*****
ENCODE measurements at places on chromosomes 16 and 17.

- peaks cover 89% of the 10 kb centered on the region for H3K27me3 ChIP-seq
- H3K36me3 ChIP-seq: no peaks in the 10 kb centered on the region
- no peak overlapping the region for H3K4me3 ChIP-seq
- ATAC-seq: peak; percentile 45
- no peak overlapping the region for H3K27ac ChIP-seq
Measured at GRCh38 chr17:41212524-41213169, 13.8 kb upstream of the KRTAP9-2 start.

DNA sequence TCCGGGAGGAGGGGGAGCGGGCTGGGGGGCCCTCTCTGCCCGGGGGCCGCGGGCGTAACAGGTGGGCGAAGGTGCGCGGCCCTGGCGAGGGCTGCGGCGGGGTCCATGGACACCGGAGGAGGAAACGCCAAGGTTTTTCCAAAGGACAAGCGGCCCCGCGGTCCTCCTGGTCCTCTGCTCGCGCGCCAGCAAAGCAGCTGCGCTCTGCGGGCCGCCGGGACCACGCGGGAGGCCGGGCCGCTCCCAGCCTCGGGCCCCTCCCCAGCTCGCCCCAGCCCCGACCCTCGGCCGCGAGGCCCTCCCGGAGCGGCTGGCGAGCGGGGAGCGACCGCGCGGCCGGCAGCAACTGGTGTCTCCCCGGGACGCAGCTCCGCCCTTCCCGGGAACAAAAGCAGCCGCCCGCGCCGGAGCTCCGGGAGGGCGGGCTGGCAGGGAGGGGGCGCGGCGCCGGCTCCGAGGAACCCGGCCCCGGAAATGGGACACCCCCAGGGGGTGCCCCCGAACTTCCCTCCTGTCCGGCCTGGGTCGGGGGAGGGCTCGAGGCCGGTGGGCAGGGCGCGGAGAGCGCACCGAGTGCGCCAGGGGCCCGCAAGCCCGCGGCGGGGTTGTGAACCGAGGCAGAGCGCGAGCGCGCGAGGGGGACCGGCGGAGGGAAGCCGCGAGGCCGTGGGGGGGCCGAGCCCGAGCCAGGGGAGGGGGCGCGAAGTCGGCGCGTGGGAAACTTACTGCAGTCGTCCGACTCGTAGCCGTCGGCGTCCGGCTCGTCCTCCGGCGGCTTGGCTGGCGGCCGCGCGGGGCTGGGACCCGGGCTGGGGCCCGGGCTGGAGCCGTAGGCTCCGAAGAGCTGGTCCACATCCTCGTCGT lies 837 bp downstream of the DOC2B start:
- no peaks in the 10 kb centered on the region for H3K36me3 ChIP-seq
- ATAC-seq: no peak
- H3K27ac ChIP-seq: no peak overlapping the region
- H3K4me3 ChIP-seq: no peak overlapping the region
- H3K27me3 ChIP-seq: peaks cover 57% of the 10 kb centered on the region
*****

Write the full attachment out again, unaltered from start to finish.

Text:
ENCODE measurements at places on chromosomes 16 and 17.

- peaks cover 89% of the 10 kb centered on the region for H3K27me3 ChIP-seq
- H3K36me3 ChIP-seq: no peaks in the 10 kb centered on the region
- no peak overlapping the region for H3K4me3 ChIP-seq
- ATAC-seq: peak; percentile 45
- no peak overlapping the region for H3K27ac ChIP-seq
Measured at GRCh38 chr17:41212524-41213169, 13.8 kb upstream of the KRTAP9-2 start.

DNA sequence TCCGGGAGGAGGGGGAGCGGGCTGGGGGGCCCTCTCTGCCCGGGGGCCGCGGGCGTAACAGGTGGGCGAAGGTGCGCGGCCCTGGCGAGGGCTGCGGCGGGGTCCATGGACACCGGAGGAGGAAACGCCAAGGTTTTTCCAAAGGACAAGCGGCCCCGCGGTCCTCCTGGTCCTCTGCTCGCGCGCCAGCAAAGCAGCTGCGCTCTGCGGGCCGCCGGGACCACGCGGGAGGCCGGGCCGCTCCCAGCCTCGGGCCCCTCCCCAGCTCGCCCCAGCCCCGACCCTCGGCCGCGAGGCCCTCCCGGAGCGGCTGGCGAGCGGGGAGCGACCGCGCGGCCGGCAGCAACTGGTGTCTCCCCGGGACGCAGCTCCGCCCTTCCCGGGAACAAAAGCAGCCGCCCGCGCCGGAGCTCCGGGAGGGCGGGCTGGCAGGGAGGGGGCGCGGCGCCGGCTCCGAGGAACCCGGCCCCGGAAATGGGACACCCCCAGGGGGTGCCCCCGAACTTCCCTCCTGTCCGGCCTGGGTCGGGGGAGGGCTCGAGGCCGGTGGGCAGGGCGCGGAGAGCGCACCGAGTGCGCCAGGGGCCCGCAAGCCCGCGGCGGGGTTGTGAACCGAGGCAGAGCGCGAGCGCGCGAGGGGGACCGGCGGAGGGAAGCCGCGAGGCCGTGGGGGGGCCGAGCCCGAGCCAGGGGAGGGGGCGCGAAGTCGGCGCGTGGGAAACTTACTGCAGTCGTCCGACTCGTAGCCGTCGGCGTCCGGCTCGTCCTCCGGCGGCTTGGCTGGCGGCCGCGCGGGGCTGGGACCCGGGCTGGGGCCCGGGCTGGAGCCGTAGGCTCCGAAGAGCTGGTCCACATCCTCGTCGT lies 837 bp downstream of the DOC2B start:
- no peaks in the 10 kb centered on the region for H3K36me3 ChIP-seq
- ATAC-seq: no peak
- H3K27ac ChIP-seq: no peak overlapping the region
- H3K4me3 ChIP-seq: no peak overlapping the region
- H3K27me3 ChIP-seq: peaks cover 57% of the 10 kb centered on the region